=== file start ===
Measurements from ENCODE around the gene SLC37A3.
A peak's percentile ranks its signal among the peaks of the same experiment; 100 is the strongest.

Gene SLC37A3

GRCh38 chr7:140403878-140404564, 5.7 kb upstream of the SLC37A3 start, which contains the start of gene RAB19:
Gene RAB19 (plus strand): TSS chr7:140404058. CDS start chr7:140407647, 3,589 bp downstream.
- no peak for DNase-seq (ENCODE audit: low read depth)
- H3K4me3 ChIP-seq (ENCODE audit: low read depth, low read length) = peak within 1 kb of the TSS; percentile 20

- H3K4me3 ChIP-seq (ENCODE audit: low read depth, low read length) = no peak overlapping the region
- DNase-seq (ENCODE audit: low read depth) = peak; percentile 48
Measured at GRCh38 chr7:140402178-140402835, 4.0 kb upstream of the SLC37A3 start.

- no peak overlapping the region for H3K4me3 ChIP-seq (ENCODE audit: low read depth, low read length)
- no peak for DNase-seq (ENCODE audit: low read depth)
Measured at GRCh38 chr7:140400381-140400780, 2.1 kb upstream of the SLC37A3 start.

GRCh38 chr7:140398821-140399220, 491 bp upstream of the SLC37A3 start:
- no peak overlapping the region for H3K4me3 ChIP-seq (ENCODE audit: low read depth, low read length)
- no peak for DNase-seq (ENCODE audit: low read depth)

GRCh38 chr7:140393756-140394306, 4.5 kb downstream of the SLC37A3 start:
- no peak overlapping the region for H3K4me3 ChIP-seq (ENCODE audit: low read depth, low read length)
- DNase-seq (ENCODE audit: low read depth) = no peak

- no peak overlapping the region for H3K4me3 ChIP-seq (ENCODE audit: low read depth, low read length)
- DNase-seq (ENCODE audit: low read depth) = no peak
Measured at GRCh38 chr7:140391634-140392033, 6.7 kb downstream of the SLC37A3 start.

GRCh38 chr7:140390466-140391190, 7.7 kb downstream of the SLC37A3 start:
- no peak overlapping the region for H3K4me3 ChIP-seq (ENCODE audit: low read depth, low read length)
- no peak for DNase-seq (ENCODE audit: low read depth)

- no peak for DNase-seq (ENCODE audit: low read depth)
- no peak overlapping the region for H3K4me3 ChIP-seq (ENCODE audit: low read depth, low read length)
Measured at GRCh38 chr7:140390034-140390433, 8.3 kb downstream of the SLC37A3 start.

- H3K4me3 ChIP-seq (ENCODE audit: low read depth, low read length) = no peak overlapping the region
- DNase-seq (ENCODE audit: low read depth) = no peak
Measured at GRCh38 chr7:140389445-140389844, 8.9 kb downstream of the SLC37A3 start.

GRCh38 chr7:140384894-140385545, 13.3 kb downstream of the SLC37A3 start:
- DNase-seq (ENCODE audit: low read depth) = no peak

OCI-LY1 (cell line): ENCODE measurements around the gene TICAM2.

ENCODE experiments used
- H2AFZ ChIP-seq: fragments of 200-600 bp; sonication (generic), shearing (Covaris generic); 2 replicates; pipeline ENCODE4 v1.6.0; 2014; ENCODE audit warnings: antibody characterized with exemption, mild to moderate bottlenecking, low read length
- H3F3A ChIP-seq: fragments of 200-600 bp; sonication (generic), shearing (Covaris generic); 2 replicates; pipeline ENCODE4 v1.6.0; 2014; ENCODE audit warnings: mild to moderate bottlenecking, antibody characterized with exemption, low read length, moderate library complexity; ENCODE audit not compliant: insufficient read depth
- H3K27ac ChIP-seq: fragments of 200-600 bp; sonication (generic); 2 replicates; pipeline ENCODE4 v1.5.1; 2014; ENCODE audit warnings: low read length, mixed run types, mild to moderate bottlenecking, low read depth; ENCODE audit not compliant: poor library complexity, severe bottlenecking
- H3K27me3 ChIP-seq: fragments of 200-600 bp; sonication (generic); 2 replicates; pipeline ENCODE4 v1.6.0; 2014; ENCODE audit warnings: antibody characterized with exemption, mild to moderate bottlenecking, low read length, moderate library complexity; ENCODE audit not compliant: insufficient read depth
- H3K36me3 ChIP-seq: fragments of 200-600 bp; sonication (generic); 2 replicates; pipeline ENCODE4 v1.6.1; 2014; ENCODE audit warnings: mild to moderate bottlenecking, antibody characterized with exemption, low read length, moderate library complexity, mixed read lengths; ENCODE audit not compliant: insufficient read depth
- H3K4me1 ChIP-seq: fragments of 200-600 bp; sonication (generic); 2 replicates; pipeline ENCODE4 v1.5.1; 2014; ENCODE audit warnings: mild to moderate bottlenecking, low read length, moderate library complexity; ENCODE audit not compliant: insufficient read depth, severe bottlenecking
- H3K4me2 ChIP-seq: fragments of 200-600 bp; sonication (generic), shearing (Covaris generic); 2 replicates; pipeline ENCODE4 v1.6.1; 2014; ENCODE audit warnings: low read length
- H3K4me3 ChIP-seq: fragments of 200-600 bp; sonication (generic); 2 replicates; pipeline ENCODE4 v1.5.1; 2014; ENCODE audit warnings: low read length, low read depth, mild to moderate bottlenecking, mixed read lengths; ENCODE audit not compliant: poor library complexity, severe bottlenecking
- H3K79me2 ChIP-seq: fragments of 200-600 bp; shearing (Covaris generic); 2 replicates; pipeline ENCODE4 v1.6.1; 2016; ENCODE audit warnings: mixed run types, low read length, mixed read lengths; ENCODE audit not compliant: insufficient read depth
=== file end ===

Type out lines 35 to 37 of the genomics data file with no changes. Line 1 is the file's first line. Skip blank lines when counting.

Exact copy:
ENCODE experiments used
- H2AFZ ChIP-seq: fragments of 200-600 bp; sonication (generic), shearing (Covaris generic); 2 replicates; pipeline ENCODE4 v1.6.0; 2014; ENCODE audit warnings: antibody characterized with exemption, mild to moderate bottlenecking, low read length
- H3F3A ChIP-seq: fragments of 200-600 bp; sonication (generic), shearing (Covaris generic); 2 replicates; pipeline ENCODE4 v1.6.0; 2014; ENCODE audit warnings: mild to moderate bottlenecking, antibody characterized with exemption, low read length, moderate library complexity; ENCODE audit not compliant: insufficient read depth